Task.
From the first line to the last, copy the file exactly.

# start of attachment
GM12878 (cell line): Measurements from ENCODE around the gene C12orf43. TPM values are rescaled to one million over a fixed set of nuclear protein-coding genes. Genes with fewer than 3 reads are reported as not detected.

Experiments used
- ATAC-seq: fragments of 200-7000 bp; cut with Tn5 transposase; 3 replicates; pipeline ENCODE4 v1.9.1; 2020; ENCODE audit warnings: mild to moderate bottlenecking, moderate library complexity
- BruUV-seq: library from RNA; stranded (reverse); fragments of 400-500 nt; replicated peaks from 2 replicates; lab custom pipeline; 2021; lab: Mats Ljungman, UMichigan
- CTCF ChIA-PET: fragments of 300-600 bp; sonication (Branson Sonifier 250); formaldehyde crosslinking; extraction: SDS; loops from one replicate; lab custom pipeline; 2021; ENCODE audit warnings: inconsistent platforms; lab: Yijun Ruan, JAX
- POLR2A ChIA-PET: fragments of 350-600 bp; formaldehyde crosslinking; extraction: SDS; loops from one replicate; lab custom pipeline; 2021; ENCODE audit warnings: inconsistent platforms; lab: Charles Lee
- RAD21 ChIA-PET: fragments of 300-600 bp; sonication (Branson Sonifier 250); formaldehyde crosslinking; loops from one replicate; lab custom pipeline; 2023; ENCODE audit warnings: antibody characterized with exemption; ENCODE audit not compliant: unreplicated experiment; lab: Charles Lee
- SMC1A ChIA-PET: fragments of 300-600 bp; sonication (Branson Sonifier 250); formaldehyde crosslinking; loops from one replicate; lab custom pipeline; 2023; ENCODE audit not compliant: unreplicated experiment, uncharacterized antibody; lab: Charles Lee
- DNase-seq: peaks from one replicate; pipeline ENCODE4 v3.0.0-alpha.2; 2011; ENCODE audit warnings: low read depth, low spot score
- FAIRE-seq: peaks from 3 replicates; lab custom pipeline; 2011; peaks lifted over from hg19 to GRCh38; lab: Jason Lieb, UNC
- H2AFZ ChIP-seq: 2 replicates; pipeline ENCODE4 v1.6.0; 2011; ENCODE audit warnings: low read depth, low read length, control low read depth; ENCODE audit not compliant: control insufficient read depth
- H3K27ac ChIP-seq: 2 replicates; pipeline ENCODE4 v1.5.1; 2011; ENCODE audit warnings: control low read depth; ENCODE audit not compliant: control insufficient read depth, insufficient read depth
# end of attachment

GM12878 (cell line): Measurements from ENCODE around the gene C12orf43. TPM values are rescaled to one million over a fixed set of nuclear protein-coding genes. Genes with fewer than 3 reads are reported as not detected.

Experiments used
- ATAC-seq: fragments of 200-7000 bp; cut with Tn5 transposase; 3 replicates; pipeline ENCODE4 v1.9.1; 2020; ENCODE audit warnings: mild to moderate bottlenecking, moderate library complexity
- BruUV-seq: library from RNA; stranded (reverse); fragments of 400-500 nt; replicated peaks from 2 replicates; lab custom pipeline; 2021; lab: Mats Ljungman, UMichigan
- CTCF ChIA-PET: fragments of 300-600 bp; sonication (Branson Sonifier 250); formaldehyde crosslinking; extraction: SDS; loops from one replicate; lab custom pipeline; 2021; ENCODE audit warnings: inconsistent platforms; lab: Yijun Ruan, JAX
- POLR2A ChIA-PET: fragments of 350-600 bp; formaldehyde crosslinking; extraction: SDS; loops from one replicate; lab custom pipeline; 2021; ENCODE audit warnings: inconsistent platforms; lab: Charles Lee
- RAD21 ChIA-PET: fragments of 300-600 bp; sonication (Branson Sonifier 250); formaldehyde crosslinking; loops from one replicate; lab custom pipeline; 2023; ENCODE audit warnings: antibody characterized with exemption; ENCODE audit not compliant: unreplicated experiment; lab: Charles Lee
- SMC1A ChIA-PET: fragments of 300-600 bp; sonication (Branson Sonifier 250); formaldehyde crosslinking; loops from one replicate; lab custom pipeline; 2023; ENCODE audit not compliant: unreplicated experiment, uncharacterized antibody; lab: Charles Lee
- DNase-seq: peaks from one replicate; pipeline ENCODE4 v3.0.0-alpha.2; 2011; ENCODE audit warnings: low read depth, low spot score
- FAIRE-seq: peaks from 3 replicates; lab custom pipeline; 2011; peaks lifted over from hg19 to GRCh38; lab: Jason Lieb, UNC
- H2AFZ ChIP-seq: 2 replicates; pipeline ENCODE4 v1.6.0; 2011; ENCODE audit warnings: low read depth, low read length, control low read depth; ENCODE audit not compliant: control insufficient read depth
- H3K27ac ChIP-seq: 2 replicates; pipeline ENCODE4 v1.5.1; 2011; ENCODE audit warnings: control low read depth; ENCODE audit not compliant: control insufficient read depth, insufficient read depth